Small businesses are underprepared for intensified cyber risk landscape

Small businesses are underprepared for intensified cyber risk landscape

Many smaller businesses may also have ‘bring your own device’ policies, which further expose them to cyber risks and make enforcing company-wide security policies that much more difficult. Likewise, small businesses could be missing a dedicated IT security department to police malicious activity, not to mention the fact that their cyber insurance take-up rates haven’t aligned with those of larger businesses.

In fact, Pizarro calls the cyber insurance take-up rate that AmTrust has seen “fairly low for small businesses,” and while this number has steadily increased since 2016, it continues to lag the cyber insurance take-up of mid- and large-sized firms – and even those companies have struggled to maintain strong cybersecurity defenses during the pandemic. Just look at the recent Twitter hack, which experts say was made possible in part by the social media giant’s work-from-home environment.

Read more: Twitter hack exposes business risk to high-profile accounts

“When we send our employees home, they are still accessing corporate data and corporate systems,” said Darren Thomson, head of cyber security strategy for CyberCube.

At the same time, he noted, the IT infrastructure that remote employees are relying on is typically not as secure as if they were in the office, where there’s enterprise-grade network infrastructure in place. Thomson continued, “While I’m at home, I’m probably relying on a router that I set up myself, I’m surrounded by IoT devices, all of which provide potential attack vectors for a criminal, and I may well be sharing devices with my family – and that potentially could allow the criminal to get to corporate information.”

With remote working likely to continue long into the future, companies need to implement several best practices to arm themselves in this evolving and intensified cyber threat landscape. Thomson expects that we’ll see a dynamic where criminals that have never dealt with cyber before decide to go down the cyber path because doing so today is easier than it’s ever been.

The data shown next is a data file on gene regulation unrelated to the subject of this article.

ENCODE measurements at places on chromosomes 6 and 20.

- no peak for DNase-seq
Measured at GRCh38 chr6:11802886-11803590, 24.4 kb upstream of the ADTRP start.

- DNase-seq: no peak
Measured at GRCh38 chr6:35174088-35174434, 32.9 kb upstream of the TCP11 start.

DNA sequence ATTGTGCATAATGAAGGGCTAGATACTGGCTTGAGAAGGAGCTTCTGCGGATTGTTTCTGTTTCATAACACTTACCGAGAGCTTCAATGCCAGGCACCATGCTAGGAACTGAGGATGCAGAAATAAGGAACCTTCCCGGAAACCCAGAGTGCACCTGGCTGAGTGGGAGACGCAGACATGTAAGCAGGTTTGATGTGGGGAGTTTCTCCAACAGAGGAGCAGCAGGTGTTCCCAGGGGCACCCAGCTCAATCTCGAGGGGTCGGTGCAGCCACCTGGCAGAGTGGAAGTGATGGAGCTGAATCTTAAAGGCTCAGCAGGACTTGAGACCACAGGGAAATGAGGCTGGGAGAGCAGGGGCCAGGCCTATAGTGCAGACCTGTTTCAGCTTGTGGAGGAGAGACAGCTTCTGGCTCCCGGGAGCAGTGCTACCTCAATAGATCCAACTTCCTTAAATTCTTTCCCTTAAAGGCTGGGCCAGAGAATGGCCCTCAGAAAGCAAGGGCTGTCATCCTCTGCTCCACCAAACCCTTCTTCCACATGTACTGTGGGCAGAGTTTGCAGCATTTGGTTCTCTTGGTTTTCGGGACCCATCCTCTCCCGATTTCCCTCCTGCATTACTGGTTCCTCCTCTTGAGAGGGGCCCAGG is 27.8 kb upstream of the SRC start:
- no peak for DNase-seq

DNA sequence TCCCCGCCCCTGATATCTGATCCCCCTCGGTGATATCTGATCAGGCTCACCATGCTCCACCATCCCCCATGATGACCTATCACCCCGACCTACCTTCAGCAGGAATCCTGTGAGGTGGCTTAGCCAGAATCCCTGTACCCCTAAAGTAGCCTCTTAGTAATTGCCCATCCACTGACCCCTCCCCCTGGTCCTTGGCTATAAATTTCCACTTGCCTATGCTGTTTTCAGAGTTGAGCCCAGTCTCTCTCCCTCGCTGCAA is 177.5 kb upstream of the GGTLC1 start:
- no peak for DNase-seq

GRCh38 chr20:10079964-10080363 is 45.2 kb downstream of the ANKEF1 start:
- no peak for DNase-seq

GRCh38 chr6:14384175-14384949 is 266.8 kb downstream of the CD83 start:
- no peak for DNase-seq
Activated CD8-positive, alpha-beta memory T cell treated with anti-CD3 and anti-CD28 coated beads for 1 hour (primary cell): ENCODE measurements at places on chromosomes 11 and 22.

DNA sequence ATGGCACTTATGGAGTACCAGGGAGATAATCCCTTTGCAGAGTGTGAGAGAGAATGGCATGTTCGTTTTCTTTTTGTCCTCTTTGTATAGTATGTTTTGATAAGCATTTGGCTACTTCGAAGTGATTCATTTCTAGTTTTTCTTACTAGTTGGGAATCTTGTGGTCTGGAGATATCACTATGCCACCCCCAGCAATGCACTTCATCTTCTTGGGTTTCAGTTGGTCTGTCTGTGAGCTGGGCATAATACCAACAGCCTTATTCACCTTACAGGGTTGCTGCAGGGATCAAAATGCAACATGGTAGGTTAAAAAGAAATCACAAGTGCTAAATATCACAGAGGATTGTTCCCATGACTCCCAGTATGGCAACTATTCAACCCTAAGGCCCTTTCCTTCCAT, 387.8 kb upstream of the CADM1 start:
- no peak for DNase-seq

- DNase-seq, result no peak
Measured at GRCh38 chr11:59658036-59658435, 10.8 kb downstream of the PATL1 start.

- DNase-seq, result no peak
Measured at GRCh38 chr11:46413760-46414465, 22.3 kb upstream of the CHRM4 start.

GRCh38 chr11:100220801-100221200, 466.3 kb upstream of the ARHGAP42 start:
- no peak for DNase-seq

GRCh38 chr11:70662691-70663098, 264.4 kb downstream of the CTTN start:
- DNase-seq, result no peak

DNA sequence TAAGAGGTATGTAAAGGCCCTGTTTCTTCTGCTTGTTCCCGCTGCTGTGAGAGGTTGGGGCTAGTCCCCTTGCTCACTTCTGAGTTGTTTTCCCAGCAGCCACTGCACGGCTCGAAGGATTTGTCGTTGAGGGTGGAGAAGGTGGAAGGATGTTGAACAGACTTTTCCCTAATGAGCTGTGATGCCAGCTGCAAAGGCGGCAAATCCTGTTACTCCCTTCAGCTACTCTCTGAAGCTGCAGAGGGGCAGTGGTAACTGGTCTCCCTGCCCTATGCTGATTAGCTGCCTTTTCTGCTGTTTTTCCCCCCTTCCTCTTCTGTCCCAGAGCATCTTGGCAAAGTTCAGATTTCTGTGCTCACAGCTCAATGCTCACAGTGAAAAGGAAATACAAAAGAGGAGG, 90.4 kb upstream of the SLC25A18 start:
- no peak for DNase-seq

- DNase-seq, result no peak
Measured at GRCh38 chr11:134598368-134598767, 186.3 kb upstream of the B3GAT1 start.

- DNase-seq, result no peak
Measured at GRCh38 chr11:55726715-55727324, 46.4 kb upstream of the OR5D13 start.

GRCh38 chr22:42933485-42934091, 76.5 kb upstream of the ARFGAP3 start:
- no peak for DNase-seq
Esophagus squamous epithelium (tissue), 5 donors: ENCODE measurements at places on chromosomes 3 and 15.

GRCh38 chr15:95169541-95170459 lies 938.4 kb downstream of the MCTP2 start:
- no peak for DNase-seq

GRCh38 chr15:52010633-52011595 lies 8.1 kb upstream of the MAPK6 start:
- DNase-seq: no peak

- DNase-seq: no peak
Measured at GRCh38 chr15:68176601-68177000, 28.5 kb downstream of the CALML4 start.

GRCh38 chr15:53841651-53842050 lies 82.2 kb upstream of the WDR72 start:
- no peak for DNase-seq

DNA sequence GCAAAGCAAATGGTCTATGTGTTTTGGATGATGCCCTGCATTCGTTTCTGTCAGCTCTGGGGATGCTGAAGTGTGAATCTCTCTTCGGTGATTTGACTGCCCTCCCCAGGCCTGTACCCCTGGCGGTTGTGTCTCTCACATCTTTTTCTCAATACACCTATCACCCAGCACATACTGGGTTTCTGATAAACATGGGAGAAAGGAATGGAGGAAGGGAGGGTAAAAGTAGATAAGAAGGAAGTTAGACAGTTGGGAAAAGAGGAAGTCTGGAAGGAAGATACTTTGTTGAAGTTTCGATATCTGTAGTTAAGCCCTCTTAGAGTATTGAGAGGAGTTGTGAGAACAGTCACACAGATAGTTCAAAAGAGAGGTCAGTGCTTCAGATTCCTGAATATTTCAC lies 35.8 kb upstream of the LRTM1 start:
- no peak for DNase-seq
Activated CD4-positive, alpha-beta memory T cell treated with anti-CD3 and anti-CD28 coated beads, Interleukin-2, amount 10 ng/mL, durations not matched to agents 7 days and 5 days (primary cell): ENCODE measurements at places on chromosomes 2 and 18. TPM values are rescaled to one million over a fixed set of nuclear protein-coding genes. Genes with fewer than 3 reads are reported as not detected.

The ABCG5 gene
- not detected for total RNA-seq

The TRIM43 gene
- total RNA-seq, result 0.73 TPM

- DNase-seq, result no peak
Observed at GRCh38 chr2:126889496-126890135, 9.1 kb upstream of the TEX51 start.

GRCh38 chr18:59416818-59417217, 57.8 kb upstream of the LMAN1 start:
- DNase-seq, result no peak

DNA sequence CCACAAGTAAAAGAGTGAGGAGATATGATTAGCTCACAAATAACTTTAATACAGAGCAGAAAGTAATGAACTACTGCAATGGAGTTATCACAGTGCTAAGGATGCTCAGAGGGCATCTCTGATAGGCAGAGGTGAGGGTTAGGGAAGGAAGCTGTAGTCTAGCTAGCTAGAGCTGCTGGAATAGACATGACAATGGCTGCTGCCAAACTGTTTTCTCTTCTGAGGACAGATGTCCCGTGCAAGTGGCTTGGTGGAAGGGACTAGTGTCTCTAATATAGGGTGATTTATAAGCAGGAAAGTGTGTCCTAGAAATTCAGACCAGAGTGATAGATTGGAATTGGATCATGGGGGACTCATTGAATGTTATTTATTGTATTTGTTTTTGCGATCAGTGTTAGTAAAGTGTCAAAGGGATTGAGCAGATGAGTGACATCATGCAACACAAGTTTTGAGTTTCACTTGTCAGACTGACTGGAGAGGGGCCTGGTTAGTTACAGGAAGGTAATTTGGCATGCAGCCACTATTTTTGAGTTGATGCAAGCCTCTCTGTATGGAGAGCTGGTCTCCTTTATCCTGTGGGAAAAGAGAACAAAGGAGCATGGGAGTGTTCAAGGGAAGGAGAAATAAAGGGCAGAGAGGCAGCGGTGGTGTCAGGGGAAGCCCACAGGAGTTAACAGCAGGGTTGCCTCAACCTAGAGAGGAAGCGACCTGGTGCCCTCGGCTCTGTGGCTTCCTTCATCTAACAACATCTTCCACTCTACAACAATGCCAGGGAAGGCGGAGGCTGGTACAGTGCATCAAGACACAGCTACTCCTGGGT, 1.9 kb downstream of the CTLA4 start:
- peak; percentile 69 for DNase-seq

Read more: Office email services used to scam nearly 6,600 firms so far this year – study

“You don’t need to be an expert coder or programmer to be a hacker,” he explained. “There are plenty of off-the-shelf products available on the dark web that allow any individual to become a cybercriminal, and I think corporations are going to need to seriously review their security best practices and governances in order to accommodate more of their workers working remotely to mitigate some of that risk.”

Brokers and agents can play a role in preparing their insureds for worst-case cyber scenarios by educating them on the various risk mitigation and insurance solutions currently on the market. After all, with the many privacy laws in the US that are in place now, legal fees can add up quickly should a breach occur, says Pizarro, alongside the costs associated with getting back up and running after a hack.

“As we like to tell our agents and insureds, every business is at risk of a cyber incident,” said the AmTrust leader, adding that the carrier offers sample policies and procedures on its website that clients can download, as well as sample incident response plans and breach assessment tests to determine whether businesses are prepared for a breach. “In addition, for the small business side of things, all of our claims handling, as well as our forensics, is handled in-house, so the claims experience is more streamlined and expedited.”